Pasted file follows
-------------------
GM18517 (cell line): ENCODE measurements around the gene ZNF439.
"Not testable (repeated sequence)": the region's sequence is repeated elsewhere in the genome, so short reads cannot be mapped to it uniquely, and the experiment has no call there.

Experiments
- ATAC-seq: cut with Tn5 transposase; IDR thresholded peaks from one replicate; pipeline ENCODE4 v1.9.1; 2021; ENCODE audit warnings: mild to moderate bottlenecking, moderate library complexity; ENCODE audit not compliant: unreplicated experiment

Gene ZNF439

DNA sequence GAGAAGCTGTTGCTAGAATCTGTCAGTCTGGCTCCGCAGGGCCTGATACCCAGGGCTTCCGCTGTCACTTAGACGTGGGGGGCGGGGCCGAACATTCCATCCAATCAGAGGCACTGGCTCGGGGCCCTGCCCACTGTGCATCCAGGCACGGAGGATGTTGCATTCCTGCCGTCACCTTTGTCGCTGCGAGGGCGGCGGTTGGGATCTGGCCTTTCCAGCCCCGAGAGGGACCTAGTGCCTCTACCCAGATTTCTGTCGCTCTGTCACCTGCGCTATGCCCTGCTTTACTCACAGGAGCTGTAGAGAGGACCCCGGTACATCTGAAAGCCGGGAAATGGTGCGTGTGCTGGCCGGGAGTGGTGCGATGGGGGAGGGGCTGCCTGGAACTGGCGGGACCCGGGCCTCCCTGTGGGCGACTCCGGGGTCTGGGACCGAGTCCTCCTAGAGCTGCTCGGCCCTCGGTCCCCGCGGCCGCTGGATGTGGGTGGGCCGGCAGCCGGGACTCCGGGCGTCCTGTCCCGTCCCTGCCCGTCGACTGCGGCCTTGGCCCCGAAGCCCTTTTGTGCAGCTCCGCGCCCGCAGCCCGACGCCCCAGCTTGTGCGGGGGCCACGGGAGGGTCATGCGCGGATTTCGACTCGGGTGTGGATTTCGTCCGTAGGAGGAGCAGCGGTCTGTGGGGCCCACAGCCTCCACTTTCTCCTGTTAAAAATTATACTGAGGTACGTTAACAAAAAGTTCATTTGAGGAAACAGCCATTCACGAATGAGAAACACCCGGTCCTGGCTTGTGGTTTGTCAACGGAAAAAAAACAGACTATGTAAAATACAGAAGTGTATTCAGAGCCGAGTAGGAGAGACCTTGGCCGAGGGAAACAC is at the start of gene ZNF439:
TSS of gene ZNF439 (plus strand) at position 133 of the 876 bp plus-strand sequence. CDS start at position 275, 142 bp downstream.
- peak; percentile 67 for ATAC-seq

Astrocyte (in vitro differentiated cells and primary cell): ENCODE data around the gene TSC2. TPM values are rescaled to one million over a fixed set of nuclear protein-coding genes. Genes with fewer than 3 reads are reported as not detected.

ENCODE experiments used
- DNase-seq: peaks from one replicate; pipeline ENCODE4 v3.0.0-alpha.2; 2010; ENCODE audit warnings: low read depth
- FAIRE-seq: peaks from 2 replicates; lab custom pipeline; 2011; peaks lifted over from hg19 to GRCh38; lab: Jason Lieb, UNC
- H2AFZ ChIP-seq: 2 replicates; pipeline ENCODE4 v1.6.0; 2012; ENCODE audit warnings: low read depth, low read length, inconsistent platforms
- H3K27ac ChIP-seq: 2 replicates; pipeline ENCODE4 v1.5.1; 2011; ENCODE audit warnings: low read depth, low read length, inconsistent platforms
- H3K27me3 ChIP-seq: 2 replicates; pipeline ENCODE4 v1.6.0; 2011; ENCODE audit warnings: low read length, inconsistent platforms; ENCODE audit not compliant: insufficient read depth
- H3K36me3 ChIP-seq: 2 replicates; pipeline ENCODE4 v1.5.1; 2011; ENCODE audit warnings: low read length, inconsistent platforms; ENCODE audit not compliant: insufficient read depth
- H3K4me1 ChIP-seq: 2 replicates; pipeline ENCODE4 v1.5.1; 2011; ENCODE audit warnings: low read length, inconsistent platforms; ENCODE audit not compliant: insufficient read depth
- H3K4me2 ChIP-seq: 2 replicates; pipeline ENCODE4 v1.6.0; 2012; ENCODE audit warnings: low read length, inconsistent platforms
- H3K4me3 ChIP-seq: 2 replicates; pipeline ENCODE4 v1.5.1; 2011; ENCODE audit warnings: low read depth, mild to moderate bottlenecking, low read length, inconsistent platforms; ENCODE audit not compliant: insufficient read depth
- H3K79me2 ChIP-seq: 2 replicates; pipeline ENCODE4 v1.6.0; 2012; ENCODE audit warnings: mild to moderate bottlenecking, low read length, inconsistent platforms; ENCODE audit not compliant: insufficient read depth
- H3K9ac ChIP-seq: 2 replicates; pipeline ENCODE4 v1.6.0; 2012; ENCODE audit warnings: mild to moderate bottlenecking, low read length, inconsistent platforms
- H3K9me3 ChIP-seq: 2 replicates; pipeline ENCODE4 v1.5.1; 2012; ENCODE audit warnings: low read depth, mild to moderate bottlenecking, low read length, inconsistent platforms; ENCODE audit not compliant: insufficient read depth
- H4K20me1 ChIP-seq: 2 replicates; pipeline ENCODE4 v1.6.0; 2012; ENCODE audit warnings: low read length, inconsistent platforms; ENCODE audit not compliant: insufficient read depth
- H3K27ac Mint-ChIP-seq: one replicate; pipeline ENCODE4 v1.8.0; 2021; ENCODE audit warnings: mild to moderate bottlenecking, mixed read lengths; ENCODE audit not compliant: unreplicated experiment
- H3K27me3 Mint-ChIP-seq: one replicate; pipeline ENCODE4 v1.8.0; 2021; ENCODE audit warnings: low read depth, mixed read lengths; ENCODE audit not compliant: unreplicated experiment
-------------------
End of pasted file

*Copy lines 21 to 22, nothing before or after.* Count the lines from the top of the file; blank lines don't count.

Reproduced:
- H3K9ac ChIP-seq: 2 replicates; pipeline ENCODE4 v1.6.0; 2012; ENCODE audit warnings: mild to moderate bottlenecking, low read length, inconsistent platforms
- H3K9me3 ChIP-seq: 2 replicates; pipeline ENCODE4 v1.5.1; 2012; ENCODE audit warnings: low read depth, mild to moderate bottlenecking, low read length, inconsistent platforms; ENCODE audit not compliant: insufficient read depth